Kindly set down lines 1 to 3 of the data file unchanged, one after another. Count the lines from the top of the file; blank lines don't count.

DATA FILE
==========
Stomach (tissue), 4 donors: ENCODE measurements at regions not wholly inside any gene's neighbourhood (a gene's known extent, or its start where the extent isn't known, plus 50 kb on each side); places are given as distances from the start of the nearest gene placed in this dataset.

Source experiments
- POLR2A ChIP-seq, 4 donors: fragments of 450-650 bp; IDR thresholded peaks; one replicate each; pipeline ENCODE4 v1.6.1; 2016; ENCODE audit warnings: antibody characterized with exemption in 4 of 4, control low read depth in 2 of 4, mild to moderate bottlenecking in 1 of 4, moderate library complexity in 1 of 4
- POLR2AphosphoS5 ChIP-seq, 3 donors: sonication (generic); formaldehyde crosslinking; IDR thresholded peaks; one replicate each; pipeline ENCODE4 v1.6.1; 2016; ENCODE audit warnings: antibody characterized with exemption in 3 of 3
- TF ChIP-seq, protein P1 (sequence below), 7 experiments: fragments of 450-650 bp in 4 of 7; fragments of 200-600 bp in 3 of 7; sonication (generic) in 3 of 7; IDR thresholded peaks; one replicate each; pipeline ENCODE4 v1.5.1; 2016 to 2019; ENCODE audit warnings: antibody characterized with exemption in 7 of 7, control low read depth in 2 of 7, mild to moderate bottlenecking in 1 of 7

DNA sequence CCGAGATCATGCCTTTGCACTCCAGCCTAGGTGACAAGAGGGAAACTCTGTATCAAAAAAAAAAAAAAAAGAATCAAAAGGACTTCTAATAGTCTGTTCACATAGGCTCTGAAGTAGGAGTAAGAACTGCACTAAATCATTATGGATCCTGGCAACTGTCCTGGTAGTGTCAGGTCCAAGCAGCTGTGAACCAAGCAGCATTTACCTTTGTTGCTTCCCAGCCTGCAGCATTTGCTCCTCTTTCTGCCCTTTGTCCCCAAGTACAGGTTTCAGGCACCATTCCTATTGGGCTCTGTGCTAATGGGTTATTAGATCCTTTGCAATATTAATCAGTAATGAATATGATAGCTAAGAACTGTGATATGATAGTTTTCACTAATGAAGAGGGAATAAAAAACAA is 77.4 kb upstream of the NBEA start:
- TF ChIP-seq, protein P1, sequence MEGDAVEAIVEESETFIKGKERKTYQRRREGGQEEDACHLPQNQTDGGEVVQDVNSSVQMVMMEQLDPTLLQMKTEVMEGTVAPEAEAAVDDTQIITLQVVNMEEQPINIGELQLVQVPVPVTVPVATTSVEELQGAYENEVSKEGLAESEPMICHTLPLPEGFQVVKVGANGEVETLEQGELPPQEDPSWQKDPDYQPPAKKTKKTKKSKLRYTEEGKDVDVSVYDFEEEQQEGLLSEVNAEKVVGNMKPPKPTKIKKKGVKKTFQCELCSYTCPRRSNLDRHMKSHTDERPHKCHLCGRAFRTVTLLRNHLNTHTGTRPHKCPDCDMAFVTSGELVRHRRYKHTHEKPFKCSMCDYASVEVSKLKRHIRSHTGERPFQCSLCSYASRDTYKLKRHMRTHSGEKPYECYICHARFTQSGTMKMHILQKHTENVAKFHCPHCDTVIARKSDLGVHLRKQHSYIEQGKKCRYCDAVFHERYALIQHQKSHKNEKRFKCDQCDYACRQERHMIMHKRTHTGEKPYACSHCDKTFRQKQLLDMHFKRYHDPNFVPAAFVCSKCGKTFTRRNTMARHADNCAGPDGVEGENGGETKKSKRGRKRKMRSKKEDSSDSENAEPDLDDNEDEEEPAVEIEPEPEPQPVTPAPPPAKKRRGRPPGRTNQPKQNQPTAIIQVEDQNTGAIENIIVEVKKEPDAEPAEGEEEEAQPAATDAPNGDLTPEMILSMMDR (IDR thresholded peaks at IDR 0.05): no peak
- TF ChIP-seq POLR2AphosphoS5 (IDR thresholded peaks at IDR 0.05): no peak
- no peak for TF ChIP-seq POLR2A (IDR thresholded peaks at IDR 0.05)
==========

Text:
Stomach (tissue), 4 donors: ENCODE measurements at regions not wholly inside any gene's neighbourhood (a gene's known extent, or its start where the extent isn't known, plus 50 kb on each side); places are given as distances from the start of the nearest gene placed in this dataset.

Source experiments
- POLR2A ChIP-seq, 4 donors: fragments of 450-650 bp; IDR thresholded peaks; one replicate each; pipeline ENCODE4 v1.6.1; 2016; ENCODE audit warnings: antibody characterized with exemption in 4 of 4, control low read depth in 2 of 4, mild to moderate bottlenecking in 1 of 4, moderate library complexity in 1 of 4